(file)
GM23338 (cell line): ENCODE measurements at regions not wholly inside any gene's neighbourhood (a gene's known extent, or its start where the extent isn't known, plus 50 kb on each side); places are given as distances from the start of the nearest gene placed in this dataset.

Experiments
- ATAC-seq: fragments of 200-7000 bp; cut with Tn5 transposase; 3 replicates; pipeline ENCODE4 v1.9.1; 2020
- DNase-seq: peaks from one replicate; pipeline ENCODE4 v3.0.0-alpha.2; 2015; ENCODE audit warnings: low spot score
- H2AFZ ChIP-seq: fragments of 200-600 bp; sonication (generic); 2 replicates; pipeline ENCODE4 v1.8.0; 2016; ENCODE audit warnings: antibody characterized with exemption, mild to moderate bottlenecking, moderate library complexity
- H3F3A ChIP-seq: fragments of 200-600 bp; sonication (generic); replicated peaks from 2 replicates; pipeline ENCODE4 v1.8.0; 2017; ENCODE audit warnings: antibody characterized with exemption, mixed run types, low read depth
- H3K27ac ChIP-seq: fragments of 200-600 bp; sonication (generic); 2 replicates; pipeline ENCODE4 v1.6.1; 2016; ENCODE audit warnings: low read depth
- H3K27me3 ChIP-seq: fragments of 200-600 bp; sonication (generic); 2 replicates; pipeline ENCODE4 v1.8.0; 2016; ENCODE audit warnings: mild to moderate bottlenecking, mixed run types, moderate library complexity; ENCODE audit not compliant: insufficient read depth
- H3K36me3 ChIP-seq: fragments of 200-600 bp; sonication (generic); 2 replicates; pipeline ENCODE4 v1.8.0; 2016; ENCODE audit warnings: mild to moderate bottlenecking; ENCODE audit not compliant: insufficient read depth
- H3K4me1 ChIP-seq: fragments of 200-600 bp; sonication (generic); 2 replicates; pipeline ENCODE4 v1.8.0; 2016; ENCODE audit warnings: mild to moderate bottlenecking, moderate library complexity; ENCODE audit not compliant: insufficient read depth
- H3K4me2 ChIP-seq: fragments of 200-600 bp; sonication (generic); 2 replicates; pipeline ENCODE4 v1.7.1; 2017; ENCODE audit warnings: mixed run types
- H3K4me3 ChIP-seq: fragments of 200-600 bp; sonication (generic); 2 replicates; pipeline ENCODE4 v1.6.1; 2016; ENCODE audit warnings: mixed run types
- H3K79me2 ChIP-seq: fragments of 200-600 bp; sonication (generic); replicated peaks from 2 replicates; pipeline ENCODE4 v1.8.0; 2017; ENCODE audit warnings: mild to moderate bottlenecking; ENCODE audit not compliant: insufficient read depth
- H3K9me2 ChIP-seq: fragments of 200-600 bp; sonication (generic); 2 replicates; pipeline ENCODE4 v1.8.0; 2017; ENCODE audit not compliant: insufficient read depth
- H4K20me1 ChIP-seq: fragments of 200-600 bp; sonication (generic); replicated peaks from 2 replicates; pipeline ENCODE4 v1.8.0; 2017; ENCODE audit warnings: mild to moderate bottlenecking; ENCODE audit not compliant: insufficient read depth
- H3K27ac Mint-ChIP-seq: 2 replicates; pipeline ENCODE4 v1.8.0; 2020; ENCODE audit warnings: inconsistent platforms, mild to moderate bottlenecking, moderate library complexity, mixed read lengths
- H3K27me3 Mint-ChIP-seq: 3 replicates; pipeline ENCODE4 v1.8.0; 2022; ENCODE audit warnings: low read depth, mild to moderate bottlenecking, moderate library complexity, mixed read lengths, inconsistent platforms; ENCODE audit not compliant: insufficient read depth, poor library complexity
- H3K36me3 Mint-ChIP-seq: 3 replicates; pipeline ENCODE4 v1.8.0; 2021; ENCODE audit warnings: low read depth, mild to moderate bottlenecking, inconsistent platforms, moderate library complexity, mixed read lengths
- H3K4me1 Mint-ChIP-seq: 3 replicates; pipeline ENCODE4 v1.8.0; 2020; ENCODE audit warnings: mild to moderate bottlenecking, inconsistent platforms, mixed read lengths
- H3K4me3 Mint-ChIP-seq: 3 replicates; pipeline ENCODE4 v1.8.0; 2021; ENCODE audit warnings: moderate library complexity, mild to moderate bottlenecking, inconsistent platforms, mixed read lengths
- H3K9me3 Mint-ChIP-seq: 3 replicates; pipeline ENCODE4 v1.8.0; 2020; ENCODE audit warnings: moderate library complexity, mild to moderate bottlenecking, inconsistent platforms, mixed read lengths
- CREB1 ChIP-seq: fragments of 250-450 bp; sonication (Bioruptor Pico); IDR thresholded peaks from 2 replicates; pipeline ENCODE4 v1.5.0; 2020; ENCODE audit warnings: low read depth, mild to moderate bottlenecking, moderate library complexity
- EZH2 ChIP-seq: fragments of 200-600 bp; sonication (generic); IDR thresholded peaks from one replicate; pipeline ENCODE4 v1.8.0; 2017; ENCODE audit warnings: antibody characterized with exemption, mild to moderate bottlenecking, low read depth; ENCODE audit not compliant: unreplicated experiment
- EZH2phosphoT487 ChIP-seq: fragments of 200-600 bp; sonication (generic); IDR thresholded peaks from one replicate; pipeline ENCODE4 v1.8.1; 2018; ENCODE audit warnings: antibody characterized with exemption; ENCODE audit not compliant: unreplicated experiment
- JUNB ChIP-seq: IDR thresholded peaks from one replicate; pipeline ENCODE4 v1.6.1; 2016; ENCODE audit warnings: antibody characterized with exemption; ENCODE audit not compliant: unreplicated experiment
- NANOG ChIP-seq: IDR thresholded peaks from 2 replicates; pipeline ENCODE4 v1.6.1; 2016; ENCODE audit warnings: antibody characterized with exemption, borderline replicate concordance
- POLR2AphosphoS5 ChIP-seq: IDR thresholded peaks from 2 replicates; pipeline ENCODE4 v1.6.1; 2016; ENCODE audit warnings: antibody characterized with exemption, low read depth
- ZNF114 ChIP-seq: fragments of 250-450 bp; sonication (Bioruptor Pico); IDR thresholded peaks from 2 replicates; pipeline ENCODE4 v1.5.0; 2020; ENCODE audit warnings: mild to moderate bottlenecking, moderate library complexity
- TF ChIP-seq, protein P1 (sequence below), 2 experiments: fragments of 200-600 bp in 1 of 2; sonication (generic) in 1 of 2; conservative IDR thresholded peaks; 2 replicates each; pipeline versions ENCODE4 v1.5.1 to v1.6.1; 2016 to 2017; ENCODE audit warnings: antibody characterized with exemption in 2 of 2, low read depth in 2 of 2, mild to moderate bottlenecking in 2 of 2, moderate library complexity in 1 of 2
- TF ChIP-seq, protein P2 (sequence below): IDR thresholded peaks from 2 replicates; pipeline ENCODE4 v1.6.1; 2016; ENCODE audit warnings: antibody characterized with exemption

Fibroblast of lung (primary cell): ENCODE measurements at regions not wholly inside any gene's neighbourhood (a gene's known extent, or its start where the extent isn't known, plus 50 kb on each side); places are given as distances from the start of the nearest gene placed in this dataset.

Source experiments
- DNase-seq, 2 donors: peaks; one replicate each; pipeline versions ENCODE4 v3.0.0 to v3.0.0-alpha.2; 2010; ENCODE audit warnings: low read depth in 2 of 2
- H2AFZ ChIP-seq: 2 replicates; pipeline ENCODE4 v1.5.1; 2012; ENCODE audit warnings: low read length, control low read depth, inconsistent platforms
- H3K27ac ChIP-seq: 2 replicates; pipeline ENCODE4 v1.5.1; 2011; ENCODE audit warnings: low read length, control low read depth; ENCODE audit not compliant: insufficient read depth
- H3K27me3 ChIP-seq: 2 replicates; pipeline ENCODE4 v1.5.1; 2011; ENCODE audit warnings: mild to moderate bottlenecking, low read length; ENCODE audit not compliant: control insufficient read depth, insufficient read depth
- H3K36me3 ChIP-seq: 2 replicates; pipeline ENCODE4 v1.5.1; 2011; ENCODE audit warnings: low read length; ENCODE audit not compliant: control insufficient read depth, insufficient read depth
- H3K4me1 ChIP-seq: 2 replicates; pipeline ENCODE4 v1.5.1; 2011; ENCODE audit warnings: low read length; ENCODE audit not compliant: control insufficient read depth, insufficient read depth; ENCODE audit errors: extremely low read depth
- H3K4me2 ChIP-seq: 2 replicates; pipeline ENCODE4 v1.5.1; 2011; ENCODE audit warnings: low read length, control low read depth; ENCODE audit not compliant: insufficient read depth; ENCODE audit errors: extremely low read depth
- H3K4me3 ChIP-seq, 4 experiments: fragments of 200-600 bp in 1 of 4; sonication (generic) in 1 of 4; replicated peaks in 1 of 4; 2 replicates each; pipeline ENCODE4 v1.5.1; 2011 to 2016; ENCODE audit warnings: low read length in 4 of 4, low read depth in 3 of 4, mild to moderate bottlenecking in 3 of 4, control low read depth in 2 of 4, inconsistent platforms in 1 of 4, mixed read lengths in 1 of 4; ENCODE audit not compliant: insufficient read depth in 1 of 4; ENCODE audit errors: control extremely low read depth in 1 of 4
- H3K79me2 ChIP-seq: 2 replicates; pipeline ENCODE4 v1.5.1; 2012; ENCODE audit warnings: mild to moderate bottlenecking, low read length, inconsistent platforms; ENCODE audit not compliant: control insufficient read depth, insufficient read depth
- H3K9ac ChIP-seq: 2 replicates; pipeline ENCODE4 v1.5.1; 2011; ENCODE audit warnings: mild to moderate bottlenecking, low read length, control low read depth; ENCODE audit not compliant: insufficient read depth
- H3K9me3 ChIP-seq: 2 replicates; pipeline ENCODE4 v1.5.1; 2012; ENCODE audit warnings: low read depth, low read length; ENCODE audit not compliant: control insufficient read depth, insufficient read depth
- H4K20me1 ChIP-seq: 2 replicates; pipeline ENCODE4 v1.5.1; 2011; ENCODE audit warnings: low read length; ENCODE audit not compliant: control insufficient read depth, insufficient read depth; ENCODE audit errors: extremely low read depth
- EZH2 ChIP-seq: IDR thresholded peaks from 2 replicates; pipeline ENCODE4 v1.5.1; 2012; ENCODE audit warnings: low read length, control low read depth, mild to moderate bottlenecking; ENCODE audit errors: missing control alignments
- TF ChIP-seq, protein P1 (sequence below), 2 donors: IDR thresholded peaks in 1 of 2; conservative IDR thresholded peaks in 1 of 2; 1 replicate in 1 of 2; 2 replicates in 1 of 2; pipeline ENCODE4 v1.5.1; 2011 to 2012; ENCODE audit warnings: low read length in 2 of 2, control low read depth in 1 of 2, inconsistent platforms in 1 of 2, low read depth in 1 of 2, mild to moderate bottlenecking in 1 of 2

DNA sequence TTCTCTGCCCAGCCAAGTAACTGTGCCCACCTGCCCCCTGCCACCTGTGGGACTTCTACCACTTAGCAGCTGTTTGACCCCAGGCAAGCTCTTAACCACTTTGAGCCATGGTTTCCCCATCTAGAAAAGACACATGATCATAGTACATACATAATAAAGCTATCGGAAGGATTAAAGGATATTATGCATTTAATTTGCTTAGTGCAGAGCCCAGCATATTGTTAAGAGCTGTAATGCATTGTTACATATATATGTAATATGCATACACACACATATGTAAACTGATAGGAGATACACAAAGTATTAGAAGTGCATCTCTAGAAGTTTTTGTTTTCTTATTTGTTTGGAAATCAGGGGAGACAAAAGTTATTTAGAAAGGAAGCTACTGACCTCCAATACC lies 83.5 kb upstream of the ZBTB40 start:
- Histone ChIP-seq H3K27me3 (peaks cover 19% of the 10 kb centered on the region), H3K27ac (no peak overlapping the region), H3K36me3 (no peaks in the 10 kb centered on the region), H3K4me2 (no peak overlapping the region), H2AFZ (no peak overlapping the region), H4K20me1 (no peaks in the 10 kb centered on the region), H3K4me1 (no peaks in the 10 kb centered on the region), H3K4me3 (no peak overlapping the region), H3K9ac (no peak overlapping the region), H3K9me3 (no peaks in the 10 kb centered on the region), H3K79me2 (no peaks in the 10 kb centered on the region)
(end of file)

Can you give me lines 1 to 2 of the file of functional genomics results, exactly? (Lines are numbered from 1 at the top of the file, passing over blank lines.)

GM23338 (cell line): ENCODE measurements at regions not wholly inside any gene's neighbourhood (a gene's known extent, or its start where the extent isn't known, plus 50 kb on each side); places are given as distances from the start of the nearest gene placed in this dataset.

Experiments